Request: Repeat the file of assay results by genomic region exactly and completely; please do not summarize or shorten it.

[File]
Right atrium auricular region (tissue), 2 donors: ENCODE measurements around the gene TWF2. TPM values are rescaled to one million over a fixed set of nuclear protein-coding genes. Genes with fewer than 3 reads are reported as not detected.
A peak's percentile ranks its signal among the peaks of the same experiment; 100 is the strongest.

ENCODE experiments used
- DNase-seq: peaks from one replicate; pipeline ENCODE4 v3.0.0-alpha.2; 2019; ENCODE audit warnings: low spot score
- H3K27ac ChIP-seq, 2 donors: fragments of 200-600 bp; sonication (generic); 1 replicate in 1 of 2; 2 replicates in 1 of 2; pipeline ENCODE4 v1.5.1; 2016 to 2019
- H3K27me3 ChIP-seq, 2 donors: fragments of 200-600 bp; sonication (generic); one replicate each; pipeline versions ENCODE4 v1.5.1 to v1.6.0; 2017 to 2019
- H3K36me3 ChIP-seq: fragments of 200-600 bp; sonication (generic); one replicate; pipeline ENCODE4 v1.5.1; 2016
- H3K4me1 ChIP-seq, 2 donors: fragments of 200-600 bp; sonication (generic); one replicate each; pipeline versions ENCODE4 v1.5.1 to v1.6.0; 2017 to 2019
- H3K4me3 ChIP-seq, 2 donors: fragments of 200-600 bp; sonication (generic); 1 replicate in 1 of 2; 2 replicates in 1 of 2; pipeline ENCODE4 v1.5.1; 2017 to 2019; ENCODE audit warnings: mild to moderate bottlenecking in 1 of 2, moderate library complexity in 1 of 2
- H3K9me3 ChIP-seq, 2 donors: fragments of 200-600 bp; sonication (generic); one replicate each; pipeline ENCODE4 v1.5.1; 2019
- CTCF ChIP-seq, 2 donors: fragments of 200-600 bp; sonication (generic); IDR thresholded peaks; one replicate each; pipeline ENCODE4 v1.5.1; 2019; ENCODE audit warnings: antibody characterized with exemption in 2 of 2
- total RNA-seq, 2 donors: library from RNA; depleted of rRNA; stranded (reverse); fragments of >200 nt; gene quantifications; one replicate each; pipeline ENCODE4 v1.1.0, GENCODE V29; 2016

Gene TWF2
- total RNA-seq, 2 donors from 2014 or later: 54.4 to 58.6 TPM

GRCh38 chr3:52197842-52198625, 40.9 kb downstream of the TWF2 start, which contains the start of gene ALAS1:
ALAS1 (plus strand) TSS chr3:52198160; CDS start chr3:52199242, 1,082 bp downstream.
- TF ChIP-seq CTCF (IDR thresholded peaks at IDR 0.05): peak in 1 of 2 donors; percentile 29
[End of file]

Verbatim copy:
Right atrium auricular region (tissue), 2 donors: ENCODE measurements around the gene TWF2. TPM values are rescaled to one million over a fixed set of nuclear protein-coding genes. Genes with fewer than 3 reads are reported as not detected.
A peak's percentile ranks its signal among the peaks of the same experiment; 100 is the strongest.

ENCODE experiments used
- DNase-seq: peaks from one replicate; pipeline ENCODE4 v3.0.0-alpha.2; 2019; ENCODE audit warnings: low spot score
- H3K27ac ChIP-seq, 2 donors: fragments of 200-600 bp; sonication (generic); 1 replicate in 1 of 2; 2 replicates in 1 of 2; pipeline ENCODE4 v1.5.1; 2016 to 2019
- H3K27me3 ChIP-seq, 2 donors: fragments of 200-600 bp; sonication (generic); one replicate each; pipeline versions ENCODE4 v1.5.1 to v1.6.0; 2017 to 2019
- H3K36me3 ChIP-seq: fragments of 200-600 bp; sonication (generic); one replicate; pipeline ENCODE4 v1.5.1; 2016
- H3K4me1 ChIP-seq, 2 donors: fragments of 200-600 bp; sonication (generic); one replicate each; pipeline versions ENCODE4 v1.5.1 to v1.6.0; 2017 to 2019
- H3K4me3 ChIP-seq, 2 donors: fragments of 200-600 bp; sonication (generic); 1 replicate in 1 of 2; 2 replicates in 1 of 2; pipeline ENCODE4 v1.5.1; 2017 to 2019; ENCODE audit warnings: mild to moderate bottlenecking in 1 of 2, moderate library complexity in 1 of 2
- H3K9me3 ChIP-seq, 2 donors: fragments of 200-600 bp; sonication (generic); one replicate each; pipeline ENCODE4 v1.5.1; 2019
- CTCF ChIP-seq, 2 donors: fragments of 200-600 bp; sonication (generic); IDR thresholded peaks; one replicate each; pipeline ENCODE4 v1.5.1; 2019; ENCODE audit warnings: antibody characterized with exemption in 2 of 2
- total RNA-seq, 2 donors: library from RNA; depleted of rRNA; stranded (reverse); fragments of >200 nt; gene quantifications; one replicate each; pipeline ENCODE4 v1.1.0, GENCODE V29; 2016

Gene TWF2
- total RNA-seq, 2 donors from 2014 or later: 54.4 to 58.6 TPM

GRCh38 chr3:52197842-52198625, 40.9 kb downstream of the TWF2 start, which contains the start of gene ALAS1:
ALAS1 (plus strand) TSS chr3:52198160; CDS start chr3:52199242, 1,082 bp downstream.
- TF ChIP-seq CTCF (IDR thresholded peaks at IDR 0.05): peak in 1 of 2 donors; percentile 29